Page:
The South is the setting for violence and despair, and it is held responsible for what Gwin calls “cultural trauma”—this being, more or less, the South’s horrid treatment from the pre-dawn of the Civil Rights Movement to the present of black Americans and its affect through several generations: the various “ails” of modern black life.
But Gwin attempts to explain why, in all its evil, Evers remained so attached to Mississippi.
It is not exactly revealing, but here you go: For Evers, Mississippi was something to be cherished; it was his home; but his ambivalence toward it had to do with its cruel and pitiless racism.
Gwin takes two terms from Eudora Welty to describe this, and threads them throughout the narrative and each selected literary text: “the heart’s field” and “crossroad of circumstance.”
For it seems, Evers’s high valuation of the local—his “heart’s field” and his agony over the difficult terrain of southern and local racism—”crossroad of circumstance” was the great motivation, according to Gwin, of his activism.
Furthermore, Gwin submits that “aesthetic production,” i.e., those above-mentioned stories or literary texts, aid cultural or historical memory and bring a level of honesty and poignancy to it that allows it to stand as the great interpreter of a time and place and region and attitudes: in the end, what Evers’s legacy is supposed to mean.
The way Gwin uses Eudora Welty’s mistaken assumptions about assassin Beckwith’s class situation in her short story “Where Is the Voice Coming From” and how it implicates and indicts an entire class and region, or James Baldwin’s horror as a cosmopolitan man at Mississippi’s racial dystopia, and his minor portrait of it in “Blues for Mister Charlie,” is an example thereof.
But things go awry in Gwin’s appraisal when she attempts to inject her rather crude and cringe-inducing liberal politics. Above all, it is problematic because it has no material connection to Medgar Evers’s life. But she insists on saying (or quoting) foolish things, anyway: “The movement’s [civil rights] meaning has been distorted and reified by a New Right.”
It is also part of her misguided attempt to broaden Evers’s historical importance by tying his efforts in Mississippi to an “ongoing civil rights movement” that “surges” forward in time.
What makes Evers important is not his current utility as a figure in some vaguely defined global “human rights” struggle, but as a symbol of what American persistence, dignity, and eloquence means, and what it aspires to, or has throughout American history.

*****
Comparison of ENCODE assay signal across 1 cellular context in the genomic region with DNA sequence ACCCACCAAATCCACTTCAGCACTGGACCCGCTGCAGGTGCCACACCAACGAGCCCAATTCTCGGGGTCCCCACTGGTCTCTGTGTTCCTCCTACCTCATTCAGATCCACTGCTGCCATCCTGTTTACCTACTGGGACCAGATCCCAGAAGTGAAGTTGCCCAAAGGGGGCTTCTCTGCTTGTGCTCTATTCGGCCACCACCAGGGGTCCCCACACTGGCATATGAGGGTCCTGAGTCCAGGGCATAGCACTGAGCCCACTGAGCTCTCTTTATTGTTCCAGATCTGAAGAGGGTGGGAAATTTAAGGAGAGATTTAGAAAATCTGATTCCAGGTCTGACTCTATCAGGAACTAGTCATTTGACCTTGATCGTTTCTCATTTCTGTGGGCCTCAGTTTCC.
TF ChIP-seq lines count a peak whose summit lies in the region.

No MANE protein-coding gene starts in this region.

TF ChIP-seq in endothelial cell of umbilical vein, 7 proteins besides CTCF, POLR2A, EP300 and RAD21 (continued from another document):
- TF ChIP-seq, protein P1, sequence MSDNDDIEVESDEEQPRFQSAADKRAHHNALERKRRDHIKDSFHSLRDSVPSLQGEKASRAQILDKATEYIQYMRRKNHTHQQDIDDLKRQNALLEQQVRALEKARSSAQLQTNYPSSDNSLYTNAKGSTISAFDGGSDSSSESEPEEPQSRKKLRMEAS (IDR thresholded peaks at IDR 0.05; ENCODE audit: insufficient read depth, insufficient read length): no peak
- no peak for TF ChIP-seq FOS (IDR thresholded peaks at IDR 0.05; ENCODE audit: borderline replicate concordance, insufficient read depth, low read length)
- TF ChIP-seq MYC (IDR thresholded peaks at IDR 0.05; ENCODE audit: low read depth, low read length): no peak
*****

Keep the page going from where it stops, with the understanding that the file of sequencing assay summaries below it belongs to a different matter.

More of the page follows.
This should be clear to Gwin. Alas, it is not.
In her meta-analysis, which is exhausting and exhaustive, Gwin shows how racist/racialist southern papers such as the Jackson Daily News/Jackson Clarion-Ledger would cater to their editors’ and readers’ prejudice by slanting the headlines or using images to advance a theme that was negative, baldly racist, neglectful or celebratory, in their coverage of Medgar Evers’s assassination and life.
Gwin uses this to advance the ways in which memory can be falsified and corrupted; and how it transfers those references and associations forward into the future. In this case, the erasure of Medgar Evers as a standing memory in Mississippi and the South—that is, outside of the airport or buildings in his name.
Essentially, he is no longer a living presence outside of these past stories (Eudora Welty), or contemporary poems and movies (Frank Walker, The Help) that serve at once to memorialize, preserve, and keep his legacy alive.
All of which is regrettable.
His legacy, which Remembering Medgar Evers loses sight of, time and again, is not some blatantly phony struggle for global human rights, which likely are contemporary liberal political causes masquerading as the genuine article anyhow, and has little to do with situating this great man’s place in American history.
In a way, Gwin has forgotten the Medgar Evers of his own Autobiography. The South may have tried to ring itself of his legacy, but there it remains.
What Medgar Evers’s believed in was the American Dream, the “land of the free and the home of the brave,” the potent and original claim of the Declaration of Independence that “All men are created equal”—for which he fought gallantly against Nazis and Klansmen, to make true and everlasting.
That’s to say, Gwin misses the point.